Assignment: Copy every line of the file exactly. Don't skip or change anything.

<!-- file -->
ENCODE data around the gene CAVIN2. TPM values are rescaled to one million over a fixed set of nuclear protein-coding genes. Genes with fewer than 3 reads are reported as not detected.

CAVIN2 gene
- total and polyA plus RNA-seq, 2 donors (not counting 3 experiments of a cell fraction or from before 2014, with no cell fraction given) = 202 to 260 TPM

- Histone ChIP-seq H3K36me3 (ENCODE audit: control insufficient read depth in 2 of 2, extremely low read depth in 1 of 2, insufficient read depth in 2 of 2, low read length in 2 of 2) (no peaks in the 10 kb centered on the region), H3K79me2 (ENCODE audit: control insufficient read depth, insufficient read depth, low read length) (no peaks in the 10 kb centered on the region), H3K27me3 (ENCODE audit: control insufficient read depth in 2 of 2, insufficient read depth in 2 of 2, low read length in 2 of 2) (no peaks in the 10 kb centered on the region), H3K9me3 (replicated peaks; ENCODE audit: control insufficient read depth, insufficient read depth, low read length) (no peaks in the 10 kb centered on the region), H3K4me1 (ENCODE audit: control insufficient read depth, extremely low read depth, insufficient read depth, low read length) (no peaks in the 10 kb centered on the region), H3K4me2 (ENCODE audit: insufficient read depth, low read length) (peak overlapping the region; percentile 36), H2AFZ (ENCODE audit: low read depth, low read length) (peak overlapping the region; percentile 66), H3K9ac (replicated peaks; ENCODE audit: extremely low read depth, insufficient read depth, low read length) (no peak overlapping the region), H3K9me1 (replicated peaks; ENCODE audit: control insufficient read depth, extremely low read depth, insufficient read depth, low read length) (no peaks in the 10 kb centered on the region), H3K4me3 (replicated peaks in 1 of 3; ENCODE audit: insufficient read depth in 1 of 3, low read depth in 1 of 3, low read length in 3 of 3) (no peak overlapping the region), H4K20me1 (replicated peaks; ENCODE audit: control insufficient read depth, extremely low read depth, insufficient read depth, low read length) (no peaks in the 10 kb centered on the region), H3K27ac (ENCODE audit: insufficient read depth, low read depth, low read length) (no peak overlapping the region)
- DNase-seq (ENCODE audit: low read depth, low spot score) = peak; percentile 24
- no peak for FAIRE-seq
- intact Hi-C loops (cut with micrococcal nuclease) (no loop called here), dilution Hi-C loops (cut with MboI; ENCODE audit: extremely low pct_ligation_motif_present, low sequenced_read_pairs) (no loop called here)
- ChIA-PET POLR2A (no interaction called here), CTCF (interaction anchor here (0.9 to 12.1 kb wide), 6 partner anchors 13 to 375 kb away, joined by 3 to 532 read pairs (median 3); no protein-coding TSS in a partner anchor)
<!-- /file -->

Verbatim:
ENCODE data around the gene CAVIN2. TPM values are rescaled to one million over a fixed set of nuclear protein-coding genes. Genes with fewer than 3 reads are reported as not detected.

CAVIN2 gene
- total and polyA plus RNA-seq, 2 donors (not counting 3 experiments of a cell fraction or from before 2014, with no cell fraction given) = 202 to 260 TPM

- Histone ChIP-seq H3K36me3 (ENCODE audit: control insufficient read depth in 2 of 2, extremely low read depth in 1 of 2, insufficient read depth in 2 of 2, low read length in 2 of 2) (no peaks in the 10 kb centered on the region), H3K79me2 (ENCODE audit: control insufficient read depth, insufficient read depth, low read length) (no peaks in the 10 kb centered on the region), H3K27me3 (ENCODE audit: control insufficient read depth in 2 of 2, insufficient read depth in 2 of 2, low read length in 2 of 2) (no peaks in the 10 kb centered on the region), H3K9me3 (replicated peaks; ENCODE audit: control insufficient read depth, insufficient read depth, low read length) (no peaks in the 10 kb centered on the region), H3K4me1 (ENCODE audit: control insufficient read depth, extremely low read depth, insufficient read depth, low read length) (no peaks in the 10 kb centered on the region), H3K4me2 (ENCODE audit: insufficient read depth, low read length) (peak overlapping the region; percentile 36), H2AFZ (ENCODE audit: low read depth, low read length) (peak overlapping the region; percentile 66), H3K9ac (replicated peaks; ENCODE audit: extremely low read depth, insufficient read depth, low read length) (no peak overlapping the region), H3K9me1 (replicated peaks; ENCODE audit: control insufficient read depth, extremely low read depth, insufficient read depth, low read length) (no peaks in the 10 kb centered on the region), H3K4me3 (replicated peaks in 1 of 3; ENCODE audit: insufficient read depth in 1 of 3, low read depth in 1 of 3, low read length in 3 of 3) (no peak overlapping the region), H4K20me1 (replicated peaks; ENCODE audit: control insufficient read depth, extremely low read depth, insufficient read depth, low read length) (no peaks in the 10 kb centered on the region), H3K27ac (ENCODE audit: insufficient read depth, low read depth, low read length) (no peak overlapping the region)
- DNase-seq (ENCODE audit: low read depth, low spot score) = peak; percentile 24
- no peak for FAIRE-seq
- intact Hi-C loops (cut with micrococcal nuclease) (no loop called here), dilution Hi-C loops (cut with MboI; ENCODE audit: extremely low pct_ligation_motif_present, low sequenced_read_pairs) (no loop called here)
- ChIA-PET POLR2A (no interaction called here), CTCF (interaction anchor here (0.9 to 12.1 kb wide), 6 partner anchors 13 to 375 kb away, joined by 3 to 532 read pairs (median 3); no protein-coding TSS in a partner anchor)